Antioxidants 2014, 3
33.
34.

35.

36.

37.

38.

39.
40.

41.
42.

43.

44.

45.
46.
47.

17

Caponio, F.; Alloggio, V.; Gomes, T. Phenolic compounds of virgin olive oil: Influence of paste
preparation techniques. Food Chem. 1999, 64, 203209.
Servili, M.; Taticchi, A.; Esposto, S.; Urbani, S.; Selvaggini, R.; Montedoro, G.F. Influence of
the decrease in oxygen during malaxation of olive paste on the composition of volatiles and
phenolic compounds in virgin olive oil. J. Agric. Food Chem. 2008, 59, 1004810055.
Servili, M.; Taticchi, A.; Esposto, S.; Urbani, S.; Selvaggini, R.; Montedoro, G.F. Innovations in
the Extraction Technology for the Improvement of the Virgin Olive Oil Quality. In Proceedings
of 6th Euro Fed Lipid Congress, Athens, Greece, 710 September 2008; p. 138.
Servili, M.; Taticchi, A.; Esposto, S.; Sordini, B.; Urbani, S. Technological Aspects of Olive Oil
Production. In Olive GermplasmThe Olive Cultivation, Table Olive and Olive Oil Industry in
Italy; Muzzalupo, I., Ed.; Intech: Rijeka, Croatia, 2012.
Taticchi, A.; Esposto, S.; Veneziani, G.; Urbani, S.; Selvaggini, R.; Servili, M. The influence of
the malaxation temperature on the activity of polyphenoloxidase and peroxidase and on the
phenolic composition of virgin olive oil. Food Chem. 2013, 136, 975983.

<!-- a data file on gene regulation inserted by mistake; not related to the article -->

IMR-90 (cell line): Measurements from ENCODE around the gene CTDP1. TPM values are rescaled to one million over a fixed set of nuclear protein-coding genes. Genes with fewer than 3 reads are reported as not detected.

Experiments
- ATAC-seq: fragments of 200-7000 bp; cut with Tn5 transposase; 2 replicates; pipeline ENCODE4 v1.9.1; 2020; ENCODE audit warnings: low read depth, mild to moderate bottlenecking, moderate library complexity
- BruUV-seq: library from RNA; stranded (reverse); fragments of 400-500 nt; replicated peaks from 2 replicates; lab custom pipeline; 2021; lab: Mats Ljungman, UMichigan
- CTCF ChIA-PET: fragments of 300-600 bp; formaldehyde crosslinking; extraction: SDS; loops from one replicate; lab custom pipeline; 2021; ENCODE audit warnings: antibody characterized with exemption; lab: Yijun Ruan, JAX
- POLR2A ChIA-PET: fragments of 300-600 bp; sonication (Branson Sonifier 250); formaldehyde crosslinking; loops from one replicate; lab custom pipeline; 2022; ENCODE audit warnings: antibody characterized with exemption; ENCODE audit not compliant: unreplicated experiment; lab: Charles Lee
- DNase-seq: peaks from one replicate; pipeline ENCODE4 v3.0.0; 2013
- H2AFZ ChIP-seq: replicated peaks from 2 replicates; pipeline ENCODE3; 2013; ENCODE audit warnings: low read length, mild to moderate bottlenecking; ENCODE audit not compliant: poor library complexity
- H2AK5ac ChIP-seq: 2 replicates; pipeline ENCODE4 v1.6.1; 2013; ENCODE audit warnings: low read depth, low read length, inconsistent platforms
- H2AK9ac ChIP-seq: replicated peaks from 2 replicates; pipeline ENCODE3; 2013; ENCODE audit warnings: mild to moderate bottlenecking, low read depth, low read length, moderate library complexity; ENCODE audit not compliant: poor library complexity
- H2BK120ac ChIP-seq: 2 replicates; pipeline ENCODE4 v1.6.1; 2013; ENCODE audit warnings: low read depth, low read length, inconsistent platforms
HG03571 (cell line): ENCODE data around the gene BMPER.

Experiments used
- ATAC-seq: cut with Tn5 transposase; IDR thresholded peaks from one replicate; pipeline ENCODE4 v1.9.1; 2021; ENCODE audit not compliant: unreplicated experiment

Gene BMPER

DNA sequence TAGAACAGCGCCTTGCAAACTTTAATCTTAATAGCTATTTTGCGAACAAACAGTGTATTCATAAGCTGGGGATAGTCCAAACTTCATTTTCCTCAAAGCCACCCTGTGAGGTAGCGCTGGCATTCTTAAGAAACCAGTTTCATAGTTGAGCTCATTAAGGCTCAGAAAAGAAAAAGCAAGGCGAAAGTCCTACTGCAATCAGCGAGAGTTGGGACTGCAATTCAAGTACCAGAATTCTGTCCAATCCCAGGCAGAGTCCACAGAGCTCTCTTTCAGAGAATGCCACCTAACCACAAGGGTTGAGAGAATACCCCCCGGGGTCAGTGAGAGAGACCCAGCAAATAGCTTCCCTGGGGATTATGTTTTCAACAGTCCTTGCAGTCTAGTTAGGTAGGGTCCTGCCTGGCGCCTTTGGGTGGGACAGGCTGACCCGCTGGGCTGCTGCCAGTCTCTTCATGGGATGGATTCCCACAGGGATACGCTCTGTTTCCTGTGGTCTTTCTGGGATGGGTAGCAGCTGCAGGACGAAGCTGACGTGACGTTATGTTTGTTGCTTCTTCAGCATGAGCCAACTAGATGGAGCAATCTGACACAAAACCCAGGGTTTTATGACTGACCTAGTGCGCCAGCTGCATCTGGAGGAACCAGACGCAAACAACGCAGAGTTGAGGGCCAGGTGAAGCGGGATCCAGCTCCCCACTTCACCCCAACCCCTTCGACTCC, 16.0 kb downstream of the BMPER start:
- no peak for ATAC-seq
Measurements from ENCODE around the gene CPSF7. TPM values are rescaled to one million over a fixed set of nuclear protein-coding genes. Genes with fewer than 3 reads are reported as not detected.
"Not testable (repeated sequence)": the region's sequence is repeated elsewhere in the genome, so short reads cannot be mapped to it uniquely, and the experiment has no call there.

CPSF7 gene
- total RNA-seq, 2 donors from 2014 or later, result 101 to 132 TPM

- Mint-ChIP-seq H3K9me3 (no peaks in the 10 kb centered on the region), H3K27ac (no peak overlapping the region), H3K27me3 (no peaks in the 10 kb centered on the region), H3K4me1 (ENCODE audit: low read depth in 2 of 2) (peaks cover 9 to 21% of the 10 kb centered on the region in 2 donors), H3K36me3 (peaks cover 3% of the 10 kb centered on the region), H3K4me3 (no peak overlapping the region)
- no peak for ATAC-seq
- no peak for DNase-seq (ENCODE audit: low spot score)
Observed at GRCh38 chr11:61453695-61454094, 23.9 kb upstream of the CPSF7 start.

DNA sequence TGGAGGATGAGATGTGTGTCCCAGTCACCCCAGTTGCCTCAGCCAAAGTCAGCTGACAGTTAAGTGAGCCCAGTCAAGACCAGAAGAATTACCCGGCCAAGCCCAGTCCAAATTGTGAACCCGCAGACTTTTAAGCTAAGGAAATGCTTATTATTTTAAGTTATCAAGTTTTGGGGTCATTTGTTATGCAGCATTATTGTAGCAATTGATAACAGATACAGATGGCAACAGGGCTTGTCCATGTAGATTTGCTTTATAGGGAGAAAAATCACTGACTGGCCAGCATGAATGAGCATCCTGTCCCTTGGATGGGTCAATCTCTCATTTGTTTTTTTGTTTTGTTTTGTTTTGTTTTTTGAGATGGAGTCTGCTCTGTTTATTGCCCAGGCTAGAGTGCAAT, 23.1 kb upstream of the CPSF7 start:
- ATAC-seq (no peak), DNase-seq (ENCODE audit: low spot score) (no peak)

Vierhuis, E.; Servili, M.; Baldioli, M.; Schols, H.A.; Voragen, A.G.J.; Montedoro, G.F. Effect of
enzyme treatment during mechanical extraction of olive oil on phenolic compounds and
polysaccharides. J. Agric. Food Chem. 2001, 49, 12181223.
Baldioli, M.; Servili, M.; Perretti, G.; Montedoro, G.F. Antioxidant activity of tocopherols and
phenolic compounds of virgin olive oil. J. Am. Oil Chem. Soc. 1996, 73, 15891593.
Pirisi, F.M.; Cabras, P.; Cao, C.F.; Migliorini, M.; Muggelli, M. Phenolic compounds in virgin
olive oil. 2. Reappraisal of the extraction, HPLC separation, and quantification procedures.
J. Agric. Food Chem. 2000, 48, 11911196.
Ninfali, P.; Aluigi, G.; Bacchiocca, M.; Magnani, M. Antioxidant capacity of vegetable oils.
J. Am. Oil Chem. Soc. 2001, 78, 243247.
Angelino, D.; Gennari, L.; Blasa, M.; Selvaggini, R.; Urbani, S.; Esposto, S.; Servili, M.;
Ninfali, P. Chemical and cellular antioxidant activity of phytochemicals purified from olive mill
waste waters. J. Agric. Food Chem. 2011, 59, 20112018.
Artajo, L.S.; Romero, M.P.; Morello, J.R.; Motilva, M.J. Enrichment of refined olive oil with
phenolic compounds: Evaluation of their antioxidant activity and their effect on the bitter index.
J. Agric. Food Chem. 2006, 54, 60796088.
Carrasco-Pancorbo, A.; Cerretani, L.; Bendini, A.; Segura-Carretero, A.; del Carlo, M.;
Gallina-Toschi, T.; Lercker, G.; Compagnone, D.; Fernndez-Gutirrez, A. Evaluation of the
antioxidant capacity of individual phenolic compounds in virgin olive oil. J. Agric. Food Chem.
2005, 53, 89188925.
Obied, H.K.; Karuso, P.; Prenzler, P.D.; Robards, K. Novel secoiridoids with antioxidant activity
from Australian olive mill waste. J. Agric. Food Chem. 2007, 55, 28482853.
Obied, H.K.; Prenzler, P.D.; Robards, K. Potent antioxidant biophenols from olive mill waste.